Even though rugby runs in the Hamiltons’ blood Grace’s main reasoning behind taking the game up was to try and make some friends abroad, so if you’d told John then his daughter would eventually captain her country he’d have probably laughed at you.

Now, just six years on, he and the family are getting ready to make the trek to Newcastle’s No.2 Sportsground to watch Grace do just that for the first time, in her Wallaroos’ Test against Japan on Saturday afternoon.

“I don’t think anyone ever really expects their kids to play for Australia, let alone captain their country, it’s very special.”

“No, we couldn’t really believe it when she said she’d joined the rugby club in America. I know Viv was a little bit worried about her getting hurt, but I think she was just as worried about whether she was insured to play over there,” John laughed.

“Actually Viv’s still a little bit worried about her getting hurt, Grace does get bashed around a bit but she’s been lucky with injuries, touch wood it stays that way.

“You always want your kids to do their best but I don’t think anyone ever really expects their kids to play for Australia, let alone captain their country, it’s very special and we’re all very, very proud of her.”

That, the family’s support, is something Grace herself as always highlighted as a source of inspiration too.

The Hamiltons are a constant in the crowd when the 27-year-old back-rower takes the field, whether that be for Sydney University in the Jack Scott Cup, the NSW Waratahs in the Super W or in a Test Match for the Wallaroos.

They’ve been on hand for both the Waratahs’ Super W title wins and made the trip to Ireland for the 2017 World Cup too.

They had no hesitation in dropping everything to cross the Tasman when Grace was an 11th hour call-up for the Wallaroos’ 2016 clash with New Zealand at Eden Park, as history tells us she made her first international appearance that day.

“Before her debut at Eden Park she got the call and only had a couple of days to get over there, so we thought ‘well, we better get over there too’,” John said.

“There was no guarantee she was going to play, but we obviously wanted to be there for her if she did debut and that was actually quite emotional for all of us, getting to see her run onto Eden Park in Australian colours.”

There’s no doubt there’ll be a whirlwind of emotion again on Saturday afternoon too because, simply, seeing Grace make her captaincy debut will be a once-in-a-lifetime opportunity for everyone.

As per usual it won’t just be John and Viv on hand either. Grace’s grandmother Irene Sticka will be at Newcastle’s No.2 Sportsground as well, as will older brother Harry and his fiancee Ally Tolmie.

Leesa Ronald, the eldest of the kids, has cut a holiday short to make sure she’s there, although her husband Ben and son Eddy won’t be able to make the trip.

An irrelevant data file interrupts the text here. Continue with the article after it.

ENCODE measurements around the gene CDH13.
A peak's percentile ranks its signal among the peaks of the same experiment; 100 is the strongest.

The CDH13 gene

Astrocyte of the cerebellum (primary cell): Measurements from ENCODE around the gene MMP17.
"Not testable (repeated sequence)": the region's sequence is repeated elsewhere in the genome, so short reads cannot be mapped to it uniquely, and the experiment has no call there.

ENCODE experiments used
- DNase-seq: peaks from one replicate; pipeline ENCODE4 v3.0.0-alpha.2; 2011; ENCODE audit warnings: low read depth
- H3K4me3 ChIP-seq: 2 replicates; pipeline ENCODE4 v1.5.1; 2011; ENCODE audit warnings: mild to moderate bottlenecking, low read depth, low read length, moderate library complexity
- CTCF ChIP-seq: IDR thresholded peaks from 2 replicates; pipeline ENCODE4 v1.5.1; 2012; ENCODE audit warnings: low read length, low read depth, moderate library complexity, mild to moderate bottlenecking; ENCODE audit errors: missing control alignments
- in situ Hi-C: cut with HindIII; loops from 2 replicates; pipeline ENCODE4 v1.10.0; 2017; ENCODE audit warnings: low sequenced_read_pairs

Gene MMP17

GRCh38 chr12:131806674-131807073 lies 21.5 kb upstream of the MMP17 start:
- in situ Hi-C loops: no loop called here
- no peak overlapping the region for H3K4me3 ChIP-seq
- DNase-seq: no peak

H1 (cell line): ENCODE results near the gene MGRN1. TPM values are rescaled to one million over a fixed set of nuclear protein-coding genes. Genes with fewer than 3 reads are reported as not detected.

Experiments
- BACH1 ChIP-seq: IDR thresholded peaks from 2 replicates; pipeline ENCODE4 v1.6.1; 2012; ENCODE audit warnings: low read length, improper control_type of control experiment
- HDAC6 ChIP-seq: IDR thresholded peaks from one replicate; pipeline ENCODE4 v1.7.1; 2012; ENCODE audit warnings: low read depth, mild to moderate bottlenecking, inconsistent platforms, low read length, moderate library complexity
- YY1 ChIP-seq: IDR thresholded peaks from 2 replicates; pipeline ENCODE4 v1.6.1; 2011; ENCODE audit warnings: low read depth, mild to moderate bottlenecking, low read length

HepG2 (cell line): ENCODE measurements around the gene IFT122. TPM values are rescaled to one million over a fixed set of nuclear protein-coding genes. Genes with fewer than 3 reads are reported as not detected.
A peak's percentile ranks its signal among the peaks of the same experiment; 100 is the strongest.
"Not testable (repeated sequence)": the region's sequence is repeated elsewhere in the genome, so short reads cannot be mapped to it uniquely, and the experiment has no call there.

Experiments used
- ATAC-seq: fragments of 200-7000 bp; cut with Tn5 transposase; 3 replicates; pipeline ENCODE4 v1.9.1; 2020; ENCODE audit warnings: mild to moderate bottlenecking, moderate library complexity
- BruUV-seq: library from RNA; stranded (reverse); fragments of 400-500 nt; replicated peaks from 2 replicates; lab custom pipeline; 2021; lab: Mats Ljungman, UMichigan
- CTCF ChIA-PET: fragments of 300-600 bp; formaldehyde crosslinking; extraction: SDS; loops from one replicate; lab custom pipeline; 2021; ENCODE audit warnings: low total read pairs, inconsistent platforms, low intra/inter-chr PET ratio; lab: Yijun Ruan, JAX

“We always make the effort to go and watch her play where we all can, and support her. It’s nice to get the family together to do that,” John explained.

“We’re really looking forward to watching her on Saturday, we can’t wait to watch her lead the side out as captain

“They’ll be good too, these Tests. They give the Aussies more rugby obviously but they’ve got two Tests against New Zealand later in the year too and they’ve definitely got the capability to beat them, so a couple of games against a good Japan side will be good for them.”

John’s seen plenty of rugby in his time too, he’s coached countless Central West and NSW Country Rugby Union sides and his standing in both organisations borders on legend status.

But there was no real watershed moment for him with Grace, no particular instance when the realisation hit him his daughter might have something very special, the rarest of talents.

“She’d been playing for about two years before I even watched one of her games,” he laughed.

“She came back from the US and kept playing once she got back with her university side and I, honestly, didn’t know that much about women’s rugby.

“I thought it would just be a bit of hit-and-giggle really but Grace’s side made the grand final and I thought ‘well, we better go and have a look at this’.”

Grace’s Norths-Uni Owls won that ACT Rugby Women’s grand final and she was arguably the best on field, but even so, John still wouldn’t have predicted her success after moving to Sydney the following year.

“Grace was definitely one of their leading players that day and even then the rugby was very good,” John said.

“A lot of the girls had played netball and touch footy and other sports and the skills did translate. After that she was working with NSW Rugby with the development officers there and I know (Waratahs Super W coach) Matt Everard and a couple of others did a lot with her there.

“She’s gone on with the Waratahs and that Super W competition is really great for women’s rugby, so is giving the Wallaroos a few more Test matches as well.”

On Grace’s future, considering she’s still just 27 she has plenty of time left in the game, John was succinct.

“Whatever she does we’ll always be very proud of her,” he said.